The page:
Automotive Current best 6" x 8" sealed beam replacements

Ofelas

Enlightened
Joined
Mar 7, 2007
Messages
204
I guess I meant color reproduction - the only thing I have to go by is an LED bulb in a Surefire vs the regular incandescent bulb (which I much prefer, especially on snow/ice).

Cibie E-Codes with 55/100 + a harness vs JW Speaker/Trucklite etc was what I was after.
 
Last edited by a moderator:

N8N

Flashlight Enthusiast
Joined
Apr 26, 2013
Messages
1,176
send me some JW speakers and I'll send you some comparison pics <G>

Seriously, I don't know that you will get better color rendering than a halogen bulb in ANY other kind of automotive headlight light source. SWM will pop in any second or so and tell you that it doesn't matter. Personally I think that better color rendition is just on principle *better* but apparently it's not a big deal for automotive safety. I certainly don't feel unsafe driving behind the HIDs in my car as opposed to the Cibies in my Jeep - in fact I kind of like the neutral white color (probably about 4200-4500K) I doubt that the CRI is that great but they sure do work well. If you asked me if I'd want a high CRI light, sure I would, but like I said it seems that it doesn't really matter all that much.

I have absolutely zippy experience driving behind LEDs for automotive lighting, but if you haven't, you might want to check out jeepforum as as I said those guys started going nuts for LEDs once the Speakers and Truck-Lites were introduced and there are some pretty good threads over there with comparison shots and all. (I think it was jeepforum - maybe NAXJA? I'm damned if I can find the massive thread I was thinking about now. I never even read the whole thing, that's how long it was...) By the time they'd been well reviewed, however, I'd already installed Cibies and a relay harness so couldn't really justify upgrading AGAIN...

found it

http://www.jeepforum.com/forum/f96/headlight-shootout-1166827/
 
Last edited:

-Virgil-

Flashaholic
Joined
Mar 26, 2004
Messages
7,802
The objective performance of the JW Speaker headlamps will be better in terms of seeing distance on low beam. And you'll never have to change a bulb on them. Color rendering, which is not very important in vehicle headlamps' safety performance except maybe in some extreme off-roading circumstances but can influence subjective like or dislike, is better with halogen than with LED headlamps. The LEDs have a correlated color temperature (CCT) of something around 6500K, which is a very blue-white light; if you don't like that, these may bother you.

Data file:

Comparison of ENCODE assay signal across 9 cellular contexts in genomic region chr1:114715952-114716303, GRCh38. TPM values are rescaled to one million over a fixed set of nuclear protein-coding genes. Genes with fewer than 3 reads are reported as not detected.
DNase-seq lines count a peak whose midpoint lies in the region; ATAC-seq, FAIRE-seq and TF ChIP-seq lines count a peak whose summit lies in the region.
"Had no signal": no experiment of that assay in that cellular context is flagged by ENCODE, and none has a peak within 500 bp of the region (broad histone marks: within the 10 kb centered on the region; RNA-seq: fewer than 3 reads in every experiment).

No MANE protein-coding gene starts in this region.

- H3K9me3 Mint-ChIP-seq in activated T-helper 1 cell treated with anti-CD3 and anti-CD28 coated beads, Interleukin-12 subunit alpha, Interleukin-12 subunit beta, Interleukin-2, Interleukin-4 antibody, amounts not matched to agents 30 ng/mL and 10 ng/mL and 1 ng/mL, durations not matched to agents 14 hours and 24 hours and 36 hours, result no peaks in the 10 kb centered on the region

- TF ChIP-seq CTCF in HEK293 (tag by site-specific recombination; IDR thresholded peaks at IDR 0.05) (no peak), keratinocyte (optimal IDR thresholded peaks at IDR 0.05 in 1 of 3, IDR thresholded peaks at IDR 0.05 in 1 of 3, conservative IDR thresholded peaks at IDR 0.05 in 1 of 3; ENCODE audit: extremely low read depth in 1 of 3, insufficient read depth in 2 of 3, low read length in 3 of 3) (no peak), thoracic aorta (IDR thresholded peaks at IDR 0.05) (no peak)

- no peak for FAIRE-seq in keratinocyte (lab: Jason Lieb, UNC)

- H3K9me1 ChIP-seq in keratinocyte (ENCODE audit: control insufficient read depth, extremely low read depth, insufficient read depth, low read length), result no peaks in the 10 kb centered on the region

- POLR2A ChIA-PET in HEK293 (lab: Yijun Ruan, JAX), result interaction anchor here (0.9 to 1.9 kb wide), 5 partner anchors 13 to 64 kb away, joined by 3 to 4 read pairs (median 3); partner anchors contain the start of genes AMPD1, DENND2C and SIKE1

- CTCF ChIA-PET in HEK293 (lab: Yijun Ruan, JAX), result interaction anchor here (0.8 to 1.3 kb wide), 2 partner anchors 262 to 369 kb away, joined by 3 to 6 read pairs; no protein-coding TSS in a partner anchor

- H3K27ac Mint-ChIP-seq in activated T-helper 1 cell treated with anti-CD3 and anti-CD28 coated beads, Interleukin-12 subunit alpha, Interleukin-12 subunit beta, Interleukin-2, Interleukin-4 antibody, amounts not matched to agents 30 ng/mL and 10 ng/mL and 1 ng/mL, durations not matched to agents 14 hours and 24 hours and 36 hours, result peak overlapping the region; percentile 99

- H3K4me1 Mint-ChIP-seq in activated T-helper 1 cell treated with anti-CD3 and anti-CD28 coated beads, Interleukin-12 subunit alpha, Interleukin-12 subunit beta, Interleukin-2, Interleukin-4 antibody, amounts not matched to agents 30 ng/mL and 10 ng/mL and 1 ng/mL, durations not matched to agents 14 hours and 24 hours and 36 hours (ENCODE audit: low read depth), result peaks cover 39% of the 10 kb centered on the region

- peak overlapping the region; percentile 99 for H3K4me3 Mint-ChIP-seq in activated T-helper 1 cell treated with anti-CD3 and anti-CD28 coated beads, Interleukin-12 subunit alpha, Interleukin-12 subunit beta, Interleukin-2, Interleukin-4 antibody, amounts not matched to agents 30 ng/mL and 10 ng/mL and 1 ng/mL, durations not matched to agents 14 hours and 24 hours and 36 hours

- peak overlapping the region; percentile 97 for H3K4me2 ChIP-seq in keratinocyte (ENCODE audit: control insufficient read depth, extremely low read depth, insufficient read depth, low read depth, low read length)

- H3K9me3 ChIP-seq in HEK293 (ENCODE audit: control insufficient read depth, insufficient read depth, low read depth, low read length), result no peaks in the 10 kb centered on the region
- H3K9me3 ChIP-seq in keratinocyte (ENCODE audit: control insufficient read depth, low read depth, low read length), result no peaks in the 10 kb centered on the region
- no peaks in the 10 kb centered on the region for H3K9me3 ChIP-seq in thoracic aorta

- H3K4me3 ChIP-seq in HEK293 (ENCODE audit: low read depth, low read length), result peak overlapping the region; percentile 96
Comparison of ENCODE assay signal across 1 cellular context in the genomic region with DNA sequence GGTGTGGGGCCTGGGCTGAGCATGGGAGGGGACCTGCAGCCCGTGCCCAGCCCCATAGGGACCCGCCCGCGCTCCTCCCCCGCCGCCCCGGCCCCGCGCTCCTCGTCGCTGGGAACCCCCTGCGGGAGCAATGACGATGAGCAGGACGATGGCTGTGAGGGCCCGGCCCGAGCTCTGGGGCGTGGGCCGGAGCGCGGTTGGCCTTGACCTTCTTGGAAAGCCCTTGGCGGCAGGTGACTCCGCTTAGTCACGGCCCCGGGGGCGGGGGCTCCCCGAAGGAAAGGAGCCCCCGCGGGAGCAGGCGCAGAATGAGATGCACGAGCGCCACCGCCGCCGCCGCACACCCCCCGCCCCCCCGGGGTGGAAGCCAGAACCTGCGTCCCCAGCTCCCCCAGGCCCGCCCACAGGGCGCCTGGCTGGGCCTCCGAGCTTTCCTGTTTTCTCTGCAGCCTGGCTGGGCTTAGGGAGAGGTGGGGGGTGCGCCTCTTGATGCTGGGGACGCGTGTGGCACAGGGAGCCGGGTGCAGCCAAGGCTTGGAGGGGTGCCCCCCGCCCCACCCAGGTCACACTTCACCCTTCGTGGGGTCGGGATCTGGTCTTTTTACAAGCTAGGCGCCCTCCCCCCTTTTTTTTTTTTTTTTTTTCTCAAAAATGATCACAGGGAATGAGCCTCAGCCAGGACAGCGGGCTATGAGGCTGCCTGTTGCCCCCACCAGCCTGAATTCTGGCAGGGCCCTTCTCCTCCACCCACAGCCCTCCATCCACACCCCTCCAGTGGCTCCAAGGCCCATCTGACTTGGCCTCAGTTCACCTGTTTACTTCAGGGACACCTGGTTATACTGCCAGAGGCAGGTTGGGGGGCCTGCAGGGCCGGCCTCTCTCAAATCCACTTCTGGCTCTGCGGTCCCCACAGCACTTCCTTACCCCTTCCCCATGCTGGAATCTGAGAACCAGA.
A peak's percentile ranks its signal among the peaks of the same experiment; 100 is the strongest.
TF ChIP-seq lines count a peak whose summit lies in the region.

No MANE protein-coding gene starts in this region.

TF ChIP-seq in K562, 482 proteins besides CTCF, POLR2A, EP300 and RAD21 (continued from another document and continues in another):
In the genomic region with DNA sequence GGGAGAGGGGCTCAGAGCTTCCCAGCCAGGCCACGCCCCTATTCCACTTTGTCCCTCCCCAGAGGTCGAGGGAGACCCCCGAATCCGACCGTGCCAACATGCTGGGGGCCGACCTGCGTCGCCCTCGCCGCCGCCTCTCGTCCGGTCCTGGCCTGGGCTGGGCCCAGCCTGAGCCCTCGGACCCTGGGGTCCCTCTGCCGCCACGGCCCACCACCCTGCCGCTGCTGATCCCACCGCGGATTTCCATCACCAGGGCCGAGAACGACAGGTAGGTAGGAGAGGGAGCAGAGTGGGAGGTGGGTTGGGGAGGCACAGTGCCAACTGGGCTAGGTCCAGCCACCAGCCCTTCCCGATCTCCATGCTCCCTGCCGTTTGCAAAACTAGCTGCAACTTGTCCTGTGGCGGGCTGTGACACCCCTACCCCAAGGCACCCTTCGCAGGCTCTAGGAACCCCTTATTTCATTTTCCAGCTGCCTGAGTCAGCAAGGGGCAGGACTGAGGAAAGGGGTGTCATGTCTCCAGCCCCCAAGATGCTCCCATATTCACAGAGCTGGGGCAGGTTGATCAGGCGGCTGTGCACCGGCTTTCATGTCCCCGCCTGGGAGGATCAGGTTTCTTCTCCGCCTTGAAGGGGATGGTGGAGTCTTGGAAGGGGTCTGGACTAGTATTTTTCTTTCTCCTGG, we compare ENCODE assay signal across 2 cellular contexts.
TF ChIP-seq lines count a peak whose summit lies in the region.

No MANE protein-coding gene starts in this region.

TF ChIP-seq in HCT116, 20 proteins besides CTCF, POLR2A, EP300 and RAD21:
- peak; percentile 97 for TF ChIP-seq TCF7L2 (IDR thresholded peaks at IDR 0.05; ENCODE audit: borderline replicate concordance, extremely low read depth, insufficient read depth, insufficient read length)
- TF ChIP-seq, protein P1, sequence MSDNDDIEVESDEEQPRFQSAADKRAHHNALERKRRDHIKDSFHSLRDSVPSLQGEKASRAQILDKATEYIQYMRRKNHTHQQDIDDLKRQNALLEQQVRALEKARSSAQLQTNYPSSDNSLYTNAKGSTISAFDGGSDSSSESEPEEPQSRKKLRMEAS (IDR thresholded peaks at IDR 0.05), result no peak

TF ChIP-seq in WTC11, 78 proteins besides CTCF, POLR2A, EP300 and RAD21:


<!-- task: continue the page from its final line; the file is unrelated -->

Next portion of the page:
The Cibies cost (a lot) less and if you prefer a "warmer" (lower color temperatuer) light, you will prefer them. But you will periodically have to replace bulbs, and the objective low beam performance won't be as good.

It should be pretty easy to do the math and figure out how many bulbs you will have to replace before the Cibie package cost exceeds the Speaker package cost. I think it would be a lot of bulbs/years; those Speaker lamps are good but they are also expensive! The Truck-Lite LEDs are less expensive. I wish I could like them better than I do: the objective performance is good but there are distracting "artifacts" in the beam pattern (streaks/spots/weird X-shaped projection on the road). There's a range of opinion on how distracting these are.
 
Last edited:

TEEJ

Flashaholic
Joined
Jan 12, 2012
Messages
7,490
Location
NJ
Did any testing of those Petersons ever happen? (LED Headlights)
 
Last edited:

N8N

Flashlight Enthusiast
Joined
Apr 26, 2013
Messages
1,176
Keep in mind that when figuring cost of ownership, if you are going to compare Cibie H4s to JW Speaker, to also factor in the cost of a relay harness (either the supplies to make one yourself - with I'm assuming at least 12 AWG wire - or a premade one from a quality supplier, e.g. Susquehanna Motorsports) and also the additional time required to install. You really won't be happy with the improvement unless you get the voltage levels up where they ought to be. You also shouldn't run anything above a standard 55/60W bulb without a relay harness... yeah, there are guys that do it, but there are also guys that get intimate with a soldering iron at an inopportune time, and I don't want to be one of those guys.

Now I do have Cibies, a relay harness and the Osram "Rallye" 70/65W bulbs in my Heep and am quite pleased with the upgrade. I'm not really motivated to upgrade any farther. BUT - if I had it to do again today with the products that are currently on the market, it is hard to pick a clear winner on purely economic terms, and the additional cost of the LED headlights is offset somewhat by the lack of need to purchase and install a relay harness. It would be tempting to spend a little more money and get a decent upgrade that could be installed as easily as replacing a sealed beam.